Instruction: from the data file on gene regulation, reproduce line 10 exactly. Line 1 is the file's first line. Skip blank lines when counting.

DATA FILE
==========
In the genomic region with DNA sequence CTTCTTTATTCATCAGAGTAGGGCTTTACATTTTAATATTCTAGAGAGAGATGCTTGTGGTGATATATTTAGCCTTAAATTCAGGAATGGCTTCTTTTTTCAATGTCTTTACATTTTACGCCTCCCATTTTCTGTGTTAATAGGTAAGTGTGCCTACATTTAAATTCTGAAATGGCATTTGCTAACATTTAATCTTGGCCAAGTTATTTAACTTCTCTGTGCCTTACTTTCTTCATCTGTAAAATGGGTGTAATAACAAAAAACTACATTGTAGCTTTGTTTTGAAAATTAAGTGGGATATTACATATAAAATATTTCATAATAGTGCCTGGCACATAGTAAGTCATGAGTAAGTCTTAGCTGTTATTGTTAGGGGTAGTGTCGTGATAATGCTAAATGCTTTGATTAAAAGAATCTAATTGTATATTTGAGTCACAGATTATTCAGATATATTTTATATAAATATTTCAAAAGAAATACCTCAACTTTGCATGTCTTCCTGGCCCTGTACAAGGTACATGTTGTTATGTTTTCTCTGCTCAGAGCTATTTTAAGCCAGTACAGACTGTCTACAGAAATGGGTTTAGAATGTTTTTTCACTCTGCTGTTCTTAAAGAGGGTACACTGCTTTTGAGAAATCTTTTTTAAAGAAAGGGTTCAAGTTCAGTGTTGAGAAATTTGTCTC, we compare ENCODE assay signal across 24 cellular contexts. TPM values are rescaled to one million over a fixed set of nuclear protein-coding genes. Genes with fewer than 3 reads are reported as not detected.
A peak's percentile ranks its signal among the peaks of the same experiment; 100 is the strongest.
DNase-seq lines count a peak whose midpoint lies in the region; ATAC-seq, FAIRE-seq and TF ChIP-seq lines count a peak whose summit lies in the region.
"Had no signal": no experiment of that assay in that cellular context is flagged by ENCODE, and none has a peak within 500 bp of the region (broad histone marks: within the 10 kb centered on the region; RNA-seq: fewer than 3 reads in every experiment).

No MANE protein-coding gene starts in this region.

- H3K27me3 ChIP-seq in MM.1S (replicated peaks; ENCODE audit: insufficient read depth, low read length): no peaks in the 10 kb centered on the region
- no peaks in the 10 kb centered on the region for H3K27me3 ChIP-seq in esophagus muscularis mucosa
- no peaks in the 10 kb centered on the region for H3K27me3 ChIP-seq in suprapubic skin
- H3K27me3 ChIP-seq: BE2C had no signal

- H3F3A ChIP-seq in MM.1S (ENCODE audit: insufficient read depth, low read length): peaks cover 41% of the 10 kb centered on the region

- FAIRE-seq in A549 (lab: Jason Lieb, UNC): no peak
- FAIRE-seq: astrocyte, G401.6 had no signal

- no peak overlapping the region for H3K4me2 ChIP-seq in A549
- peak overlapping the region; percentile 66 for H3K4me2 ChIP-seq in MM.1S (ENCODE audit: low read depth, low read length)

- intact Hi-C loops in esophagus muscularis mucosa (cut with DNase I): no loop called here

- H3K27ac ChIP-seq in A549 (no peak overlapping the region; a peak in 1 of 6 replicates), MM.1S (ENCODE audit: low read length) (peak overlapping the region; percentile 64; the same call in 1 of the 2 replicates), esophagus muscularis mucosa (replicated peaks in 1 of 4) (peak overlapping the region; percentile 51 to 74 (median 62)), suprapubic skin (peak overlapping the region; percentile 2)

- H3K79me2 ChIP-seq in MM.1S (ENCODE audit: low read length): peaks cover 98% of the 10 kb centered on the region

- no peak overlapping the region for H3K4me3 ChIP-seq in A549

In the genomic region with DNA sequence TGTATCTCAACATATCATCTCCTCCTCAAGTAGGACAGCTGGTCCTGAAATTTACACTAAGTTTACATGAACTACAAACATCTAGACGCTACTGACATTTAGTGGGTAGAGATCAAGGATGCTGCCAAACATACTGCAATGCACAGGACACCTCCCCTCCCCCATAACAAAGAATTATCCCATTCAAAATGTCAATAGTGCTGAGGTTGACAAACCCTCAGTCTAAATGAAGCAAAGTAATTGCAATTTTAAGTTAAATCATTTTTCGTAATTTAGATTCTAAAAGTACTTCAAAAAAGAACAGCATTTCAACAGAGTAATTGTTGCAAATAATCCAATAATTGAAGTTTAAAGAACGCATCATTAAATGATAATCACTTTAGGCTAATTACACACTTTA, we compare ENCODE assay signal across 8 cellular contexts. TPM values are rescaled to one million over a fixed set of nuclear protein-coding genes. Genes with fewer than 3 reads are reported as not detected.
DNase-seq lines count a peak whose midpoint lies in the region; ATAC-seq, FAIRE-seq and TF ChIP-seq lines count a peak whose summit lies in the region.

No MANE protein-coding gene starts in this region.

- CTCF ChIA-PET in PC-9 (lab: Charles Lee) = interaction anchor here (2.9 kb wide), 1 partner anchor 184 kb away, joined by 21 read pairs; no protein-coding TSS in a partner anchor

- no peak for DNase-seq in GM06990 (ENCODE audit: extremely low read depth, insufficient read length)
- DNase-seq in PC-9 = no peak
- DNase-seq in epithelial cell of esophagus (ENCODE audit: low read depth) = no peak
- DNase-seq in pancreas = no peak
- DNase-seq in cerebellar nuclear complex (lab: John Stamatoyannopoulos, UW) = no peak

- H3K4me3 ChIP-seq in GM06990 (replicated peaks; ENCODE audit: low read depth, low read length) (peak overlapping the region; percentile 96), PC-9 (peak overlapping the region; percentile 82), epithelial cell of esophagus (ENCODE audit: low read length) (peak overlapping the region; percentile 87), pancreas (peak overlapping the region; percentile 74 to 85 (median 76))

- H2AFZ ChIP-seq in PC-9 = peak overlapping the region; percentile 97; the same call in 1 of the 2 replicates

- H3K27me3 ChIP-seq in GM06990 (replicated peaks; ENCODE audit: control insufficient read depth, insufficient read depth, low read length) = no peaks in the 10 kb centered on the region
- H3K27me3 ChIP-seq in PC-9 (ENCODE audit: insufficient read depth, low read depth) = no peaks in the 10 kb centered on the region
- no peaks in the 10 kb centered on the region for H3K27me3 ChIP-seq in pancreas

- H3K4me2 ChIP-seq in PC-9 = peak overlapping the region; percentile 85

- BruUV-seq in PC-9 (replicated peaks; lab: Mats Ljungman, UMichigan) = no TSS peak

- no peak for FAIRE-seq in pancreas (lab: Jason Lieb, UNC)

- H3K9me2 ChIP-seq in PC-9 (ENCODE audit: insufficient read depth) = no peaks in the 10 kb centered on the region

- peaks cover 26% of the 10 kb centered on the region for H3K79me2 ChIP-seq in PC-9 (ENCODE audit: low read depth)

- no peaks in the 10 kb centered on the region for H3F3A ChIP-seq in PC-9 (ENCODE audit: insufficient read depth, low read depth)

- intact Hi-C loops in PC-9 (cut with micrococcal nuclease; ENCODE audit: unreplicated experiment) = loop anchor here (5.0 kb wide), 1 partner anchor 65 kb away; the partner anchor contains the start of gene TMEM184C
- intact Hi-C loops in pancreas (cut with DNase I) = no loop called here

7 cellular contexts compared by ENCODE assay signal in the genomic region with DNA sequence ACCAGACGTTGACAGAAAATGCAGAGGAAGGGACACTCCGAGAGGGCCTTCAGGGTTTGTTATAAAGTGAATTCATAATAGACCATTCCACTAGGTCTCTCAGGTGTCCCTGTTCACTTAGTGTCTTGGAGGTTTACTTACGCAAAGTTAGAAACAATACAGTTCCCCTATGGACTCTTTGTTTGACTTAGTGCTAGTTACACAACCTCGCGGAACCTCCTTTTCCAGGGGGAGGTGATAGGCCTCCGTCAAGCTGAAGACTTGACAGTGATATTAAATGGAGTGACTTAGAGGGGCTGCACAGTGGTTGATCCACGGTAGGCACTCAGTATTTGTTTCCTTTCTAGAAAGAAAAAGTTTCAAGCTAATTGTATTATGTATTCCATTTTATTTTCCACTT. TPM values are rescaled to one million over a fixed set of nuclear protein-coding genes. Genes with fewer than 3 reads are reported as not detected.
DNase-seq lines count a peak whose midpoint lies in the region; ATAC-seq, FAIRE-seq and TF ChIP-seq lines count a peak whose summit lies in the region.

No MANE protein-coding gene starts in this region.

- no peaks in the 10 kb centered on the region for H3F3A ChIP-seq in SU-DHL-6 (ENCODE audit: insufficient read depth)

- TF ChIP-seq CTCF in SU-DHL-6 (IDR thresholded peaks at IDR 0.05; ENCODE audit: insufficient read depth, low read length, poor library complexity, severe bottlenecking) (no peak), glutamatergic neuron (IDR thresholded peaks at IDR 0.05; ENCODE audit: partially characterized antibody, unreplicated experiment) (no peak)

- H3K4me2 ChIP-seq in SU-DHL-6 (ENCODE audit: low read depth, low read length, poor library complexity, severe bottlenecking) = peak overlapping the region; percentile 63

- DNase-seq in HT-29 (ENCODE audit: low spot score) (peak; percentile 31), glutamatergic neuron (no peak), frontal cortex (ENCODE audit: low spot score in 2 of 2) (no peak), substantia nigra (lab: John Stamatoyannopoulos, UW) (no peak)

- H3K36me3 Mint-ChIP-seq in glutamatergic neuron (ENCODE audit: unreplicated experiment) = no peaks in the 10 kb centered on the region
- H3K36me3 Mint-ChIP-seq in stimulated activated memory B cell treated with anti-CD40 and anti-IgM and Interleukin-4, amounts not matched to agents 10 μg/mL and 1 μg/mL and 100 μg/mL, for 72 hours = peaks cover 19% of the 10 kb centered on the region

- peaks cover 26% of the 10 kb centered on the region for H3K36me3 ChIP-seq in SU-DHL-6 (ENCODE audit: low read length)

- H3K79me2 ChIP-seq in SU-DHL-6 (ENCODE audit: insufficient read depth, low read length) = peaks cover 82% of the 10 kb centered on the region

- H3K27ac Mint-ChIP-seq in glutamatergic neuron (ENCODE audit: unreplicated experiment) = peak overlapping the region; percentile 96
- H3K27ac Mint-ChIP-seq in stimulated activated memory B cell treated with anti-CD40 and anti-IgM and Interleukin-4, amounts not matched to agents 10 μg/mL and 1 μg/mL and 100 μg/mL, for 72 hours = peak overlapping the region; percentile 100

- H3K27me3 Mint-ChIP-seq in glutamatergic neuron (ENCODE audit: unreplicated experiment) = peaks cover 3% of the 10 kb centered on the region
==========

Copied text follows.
- H3F3A ChIP-seq in MM.1S (ENCODE audit: insufficient read depth, low read length): peaks cover 41% of the 10 kb centered on the region